Motorola's Handset Strategy - Wireless Turkeys 2008

Why is it a turkey?

Motorola started the year by confirming that it was considering spinning off its mobile devices business entirely. The company's prospects did not improve as the year went on. The first quarter saw Motorola post a $194 million loss as it shipped 27.4 million units. In the second quarter, the company posted a $4 million profit, but revenue dropped 7.4 percent to $8.08 billion, and the company's handset business continued to struggle.

In early August Motorola named former Qualcomm executive Sanjay Jha co-CEO and head its handset division. Jha was tasked with turning the flailing business around. The company's entrée into the smartphone market in the wake of the iPhone 3G was the Krave ZN4, which it billed as both a touchscreen phone and a flip phone.  But excitement over the phone could not disguise problems with the company's handset strategy, and Motorola reported a $397 million third quarter loss, including an $840 million loss in the handset division. Jha said Motorola would focus on low-tier devices as well as mid-to-high tier devices based on Google's Android platform and Windows Mobile.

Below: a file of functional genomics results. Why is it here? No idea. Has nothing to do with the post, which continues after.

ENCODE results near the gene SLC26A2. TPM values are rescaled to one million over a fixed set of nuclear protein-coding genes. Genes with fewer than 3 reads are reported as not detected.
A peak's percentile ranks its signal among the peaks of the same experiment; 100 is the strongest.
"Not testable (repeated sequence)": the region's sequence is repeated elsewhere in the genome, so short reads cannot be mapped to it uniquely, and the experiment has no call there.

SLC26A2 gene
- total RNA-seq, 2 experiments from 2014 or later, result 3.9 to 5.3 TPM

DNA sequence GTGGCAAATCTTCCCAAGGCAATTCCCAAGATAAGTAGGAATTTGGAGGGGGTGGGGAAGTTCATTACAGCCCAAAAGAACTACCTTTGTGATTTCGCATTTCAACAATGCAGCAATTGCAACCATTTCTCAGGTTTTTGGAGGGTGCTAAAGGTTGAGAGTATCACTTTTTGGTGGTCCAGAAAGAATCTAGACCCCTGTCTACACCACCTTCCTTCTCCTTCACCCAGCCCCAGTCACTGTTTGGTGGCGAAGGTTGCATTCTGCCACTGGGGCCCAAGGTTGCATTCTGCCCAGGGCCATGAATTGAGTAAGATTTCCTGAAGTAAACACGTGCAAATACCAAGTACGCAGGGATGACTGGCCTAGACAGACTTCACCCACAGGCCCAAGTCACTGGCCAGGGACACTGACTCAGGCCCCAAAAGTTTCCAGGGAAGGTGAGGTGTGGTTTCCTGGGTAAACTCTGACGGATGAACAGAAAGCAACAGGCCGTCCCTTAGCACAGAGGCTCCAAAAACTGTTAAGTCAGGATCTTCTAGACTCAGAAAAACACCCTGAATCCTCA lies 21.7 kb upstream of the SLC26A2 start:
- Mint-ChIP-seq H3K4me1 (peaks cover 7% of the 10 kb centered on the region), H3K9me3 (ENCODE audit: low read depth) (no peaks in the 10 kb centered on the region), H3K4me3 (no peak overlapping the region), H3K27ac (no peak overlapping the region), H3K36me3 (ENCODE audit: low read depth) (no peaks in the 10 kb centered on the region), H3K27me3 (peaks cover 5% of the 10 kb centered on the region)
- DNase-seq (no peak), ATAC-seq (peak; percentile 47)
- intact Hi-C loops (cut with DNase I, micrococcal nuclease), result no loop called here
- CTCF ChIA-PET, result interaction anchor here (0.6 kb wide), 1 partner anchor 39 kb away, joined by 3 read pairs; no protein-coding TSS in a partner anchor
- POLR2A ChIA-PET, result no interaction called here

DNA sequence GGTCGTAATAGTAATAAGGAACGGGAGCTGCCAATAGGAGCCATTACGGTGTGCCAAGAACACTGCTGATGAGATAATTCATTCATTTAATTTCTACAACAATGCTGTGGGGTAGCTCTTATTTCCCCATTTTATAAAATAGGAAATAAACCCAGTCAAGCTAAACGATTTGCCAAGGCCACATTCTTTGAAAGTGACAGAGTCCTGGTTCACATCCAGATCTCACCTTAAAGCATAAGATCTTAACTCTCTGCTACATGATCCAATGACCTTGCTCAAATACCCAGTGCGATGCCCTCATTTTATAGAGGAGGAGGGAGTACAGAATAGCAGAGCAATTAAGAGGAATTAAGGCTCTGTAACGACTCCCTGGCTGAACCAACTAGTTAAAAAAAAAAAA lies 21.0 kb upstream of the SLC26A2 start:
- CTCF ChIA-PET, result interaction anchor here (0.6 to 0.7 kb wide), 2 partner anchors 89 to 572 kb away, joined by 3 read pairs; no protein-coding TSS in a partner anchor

Yet Samsung passed Motorola in the third quarter as the top handset maker in the United States for the first time. To top off a year of bad news for the handset division, the Motorola RAZR lost its spot as the top-selling U.S. consumer handset in the quarter to the iPhone 3G, according to the NPD Group. The fact that the RAZR had been the top phone for 12 straight quarters and no other Motorola phone had been at the top laid bare Motorola's lack of innovation, especially in the post-iPhone era.      

Motorola's Handset Strategy - Wireless Turkeys 2008